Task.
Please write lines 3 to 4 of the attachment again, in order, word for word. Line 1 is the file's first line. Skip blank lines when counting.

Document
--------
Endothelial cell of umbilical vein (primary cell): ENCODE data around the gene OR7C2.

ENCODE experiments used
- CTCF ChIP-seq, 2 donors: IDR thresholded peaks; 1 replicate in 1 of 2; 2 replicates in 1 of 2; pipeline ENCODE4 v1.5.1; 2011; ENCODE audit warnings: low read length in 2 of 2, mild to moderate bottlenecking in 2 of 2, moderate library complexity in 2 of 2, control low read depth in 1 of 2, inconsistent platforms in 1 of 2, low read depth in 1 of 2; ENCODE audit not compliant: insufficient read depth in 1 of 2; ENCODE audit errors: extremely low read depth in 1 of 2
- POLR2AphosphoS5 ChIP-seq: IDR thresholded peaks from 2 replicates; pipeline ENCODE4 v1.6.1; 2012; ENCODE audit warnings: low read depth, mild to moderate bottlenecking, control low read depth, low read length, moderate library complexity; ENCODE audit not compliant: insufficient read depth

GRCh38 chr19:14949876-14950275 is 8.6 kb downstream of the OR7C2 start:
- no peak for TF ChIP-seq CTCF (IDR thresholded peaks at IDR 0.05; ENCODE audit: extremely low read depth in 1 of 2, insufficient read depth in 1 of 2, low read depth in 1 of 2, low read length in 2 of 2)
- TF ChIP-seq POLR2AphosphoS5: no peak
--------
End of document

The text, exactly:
- CTCF ChIP-seq, 2 donors: IDR thresholded peaks; 1 replicate in 1 of 2; 2 replicates in 1 of 2; pipeline ENCODE4 v1.5.1; 2011; ENCODE audit warnings: low read length in 2 of 2, mild to moderate bottlenecking in 2 of 2, moderate library complexity in 2 of 2, control low read depth in 1 of 2, inconsistent platforms in 1 of 2, low read depth in 1 of 2; ENCODE audit not compliant: insufficient read depth in 1 of 2; ENCODE audit errors: extremely low read depth in 1 of 2
- POLR2AphosphoS5 ChIP-seq: IDR thresholded peaks from 2 replicates; pipeline ENCODE4 v1.6.1; 2012; ENCODE audit warnings: low read depth, mild to moderate bottlenecking, control low read depth, low read length, moderate library complexity; ENCODE audit not compliant: insufficient read depth